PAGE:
The U.S. Army believes that a range of technologies could be available by 2050 that would effectively turn the average soldier into a cybernetically enhanced super-soldier. A recent Department of Defense study predicted that enhanced vision, enhanced hearing, musculature control, and what amounts to telepathy would all become possible within 30 years, given the current pace of technological development.
The report, Cyborg Soldier 2050: Human/Machine Fusion and the Implications for the Future of the DOD, gives a hint of what the Department of Defense forecasts for soldiers in the next 30 years. The U.S. Army’s Mad Scientist Blog highlights the executive summary. The report highlighted four specific technologies:
“Ocular enhancements, to imaging, sight, and situational awareness.”
Currently U.S. soldiers use bulky, relatively heavy night vision goggles to see in the dark. One possibility is the development of contact lenses with the same capability, perhaps even with a digital zoom that uses augmented reality to project critical data (enemy and friendly positions, routes, etc.) onto the wearer’s field of view.
“Restoration and programmed muscular control through an optogenetic bodysuit.”
A restorative suit could rejuvenate tired muscles, refreshing physically tired soldiers faster.
“Auditory enhancement for communication and protection.”
Hearing is critical on the battlefield and currently, soldiers wear noise-canceling ear protection to screen out the din of weapons. The ear protection is relatively bulky though, and a much smaller, compact headset would be very useful.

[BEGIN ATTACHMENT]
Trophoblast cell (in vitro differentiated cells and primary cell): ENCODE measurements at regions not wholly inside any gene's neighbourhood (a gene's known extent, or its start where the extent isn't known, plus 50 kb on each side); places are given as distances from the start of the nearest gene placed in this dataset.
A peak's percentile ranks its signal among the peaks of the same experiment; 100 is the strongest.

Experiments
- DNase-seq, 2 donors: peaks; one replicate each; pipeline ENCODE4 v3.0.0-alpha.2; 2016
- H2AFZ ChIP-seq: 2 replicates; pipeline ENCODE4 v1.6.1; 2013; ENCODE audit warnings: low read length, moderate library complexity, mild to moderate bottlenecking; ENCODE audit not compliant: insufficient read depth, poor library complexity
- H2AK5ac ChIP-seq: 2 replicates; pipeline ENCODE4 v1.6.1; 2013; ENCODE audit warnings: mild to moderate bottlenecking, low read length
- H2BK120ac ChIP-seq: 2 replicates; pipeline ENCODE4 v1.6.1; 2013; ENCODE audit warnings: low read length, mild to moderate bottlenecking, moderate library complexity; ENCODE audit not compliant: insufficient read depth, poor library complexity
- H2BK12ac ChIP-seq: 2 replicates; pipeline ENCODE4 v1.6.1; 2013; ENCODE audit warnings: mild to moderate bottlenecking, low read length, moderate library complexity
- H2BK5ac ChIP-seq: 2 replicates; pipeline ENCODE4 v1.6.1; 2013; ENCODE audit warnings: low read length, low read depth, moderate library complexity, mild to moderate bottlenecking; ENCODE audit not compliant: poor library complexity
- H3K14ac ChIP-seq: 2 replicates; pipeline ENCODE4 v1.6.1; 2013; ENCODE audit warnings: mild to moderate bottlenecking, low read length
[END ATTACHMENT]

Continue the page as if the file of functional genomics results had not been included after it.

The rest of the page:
“Direct neural enhancement of the human brain for two-way data transfer.”
This is the big one. Telepathy between human soldiers would be revolutionary, as the paper writes, allowing soldiers to instantly share information across the battlefield without the use of communications devices.
Technological feasibility may not be the only issue that determines when and how soldiers receive such gear. Super sight, super muscles, super hearing, and telepathy could have profound implications on the broader society, implications that could slow down or speed up the military’s adoption. Telepathy, the holy grail of interpersonal communications for centuries, also will probably not come cheap, initially restricting its use to special operations forces.
This article was written by Popular Mechanicsand was published by